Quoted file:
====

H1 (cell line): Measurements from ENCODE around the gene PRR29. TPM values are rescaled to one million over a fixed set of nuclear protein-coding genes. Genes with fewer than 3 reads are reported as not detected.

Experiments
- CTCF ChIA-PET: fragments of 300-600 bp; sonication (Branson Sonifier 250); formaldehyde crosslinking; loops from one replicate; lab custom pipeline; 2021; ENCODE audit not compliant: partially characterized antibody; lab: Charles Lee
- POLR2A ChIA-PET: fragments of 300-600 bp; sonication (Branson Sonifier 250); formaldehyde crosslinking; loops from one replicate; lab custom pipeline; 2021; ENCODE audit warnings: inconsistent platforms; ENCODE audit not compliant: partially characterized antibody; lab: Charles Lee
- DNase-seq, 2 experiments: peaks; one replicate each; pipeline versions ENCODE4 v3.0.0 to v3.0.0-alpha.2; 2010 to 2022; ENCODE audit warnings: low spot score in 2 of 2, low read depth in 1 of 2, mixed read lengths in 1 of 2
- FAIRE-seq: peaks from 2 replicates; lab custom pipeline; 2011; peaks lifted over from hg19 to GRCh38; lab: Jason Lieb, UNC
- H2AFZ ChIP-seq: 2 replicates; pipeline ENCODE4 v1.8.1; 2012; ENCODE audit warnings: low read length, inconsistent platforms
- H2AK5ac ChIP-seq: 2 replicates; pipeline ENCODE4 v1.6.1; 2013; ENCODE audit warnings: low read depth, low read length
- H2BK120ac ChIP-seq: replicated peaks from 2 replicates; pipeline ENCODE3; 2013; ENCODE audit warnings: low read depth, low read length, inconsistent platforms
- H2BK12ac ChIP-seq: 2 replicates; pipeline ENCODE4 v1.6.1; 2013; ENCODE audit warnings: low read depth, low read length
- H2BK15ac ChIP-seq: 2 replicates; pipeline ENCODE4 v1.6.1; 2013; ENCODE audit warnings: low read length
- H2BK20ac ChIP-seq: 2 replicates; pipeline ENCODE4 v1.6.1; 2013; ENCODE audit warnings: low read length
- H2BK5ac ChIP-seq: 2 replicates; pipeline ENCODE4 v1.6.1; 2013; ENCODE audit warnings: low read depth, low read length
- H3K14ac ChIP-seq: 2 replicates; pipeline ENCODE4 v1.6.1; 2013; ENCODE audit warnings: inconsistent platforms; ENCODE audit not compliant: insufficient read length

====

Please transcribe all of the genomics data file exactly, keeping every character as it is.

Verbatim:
H1 (cell line): Measurements from ENCODE around the gene PRR29. TPM values are rescaled to one million over a fixed set of nuclear protein-coding genes. Genes with fewer than 3 reads are reported as not detected.

Experiments
- CTCF ChIA-PET: fragments of 300-600 bp; sonication (Branson Sonifier 250); formaldehyde crosslinking; loops from one replicate; lab custom pipeline; 2021; ENCODE audit not compliant: partially characterized antibody; lab: Charles Lee
- POLR2A ChIA-PET: fragments of 300-600 bp; sonication (Branson Sonifier 250); formaldehyde crosslinking; loops from one replicate; lab custom pipeline; 2021; ENCODE audit warnings: inconsistent platforms; ENCODE audit not compliant: partially characterized antibody; lab: Charles Lee
- DNase-seq, 2 experiments: peaks; one replicate each; pipeline versions ENCODE4 v3.0.0 to v3.0.0-alpha.2; 2010 to 2022; ENCODE audit warnings: low spot score in 2 of 2, low read depth in 1 of 2, mixed read lengths in 1 of 2
- FAIRE-seq: peaks from 2 replicates; lab custom pipeline; 2011; peaks lifted over from hg19 to GRCh38; lab: Jason Lieb, UNC
- H2AFZ ChIP-seq: 2 replicates; pipeline ENCODE4 v1.8.1; 2012; ENCODE audit warnings: low read length, inconsistent platforms
- H2AK5ac ChIP-seq: 2 replicates; pipeline ENCODE4 v1.6.1; 2013; ENCODE audit warnings: low read depth, low read length
- H2BK120ac ChIP-seq: replicated peaks from 2 replicates; pipeline ENCODE3; 2013; ENCODE audit warnings: low read depth, low read length, inconsistent platforms
- H2BK12ac ChIP-seq: 2 replicates; pipeline ENCODE4 v1.6.1; 2013; ENCODE audit warnings: low read depth, low read length
- H2BK15ac ChIP-seq: 2 replicates; pipeline ENCODE4 v1.6.1; 2013; ENCODE audit warnings: low read length
- H2BK20ac ChIP-seq: 2 replicates; pipeline ENCODE4 v1.6.1; 2013; ENCODE audit warnings: low read length
- H2BK5ac ChIP-seq: 2 replicates; pipeline ENCODE4 v1.6.1; 2013; ENCODE audit warnings: low read depth, low read length
- H3K14ac ChIP-seq: 2 replicates; pipeline ENCODE4 v1.6.1; 2013; ENCODE audit warnings: inconsistent platforms; ENCODE audit not compliant: insufficient read length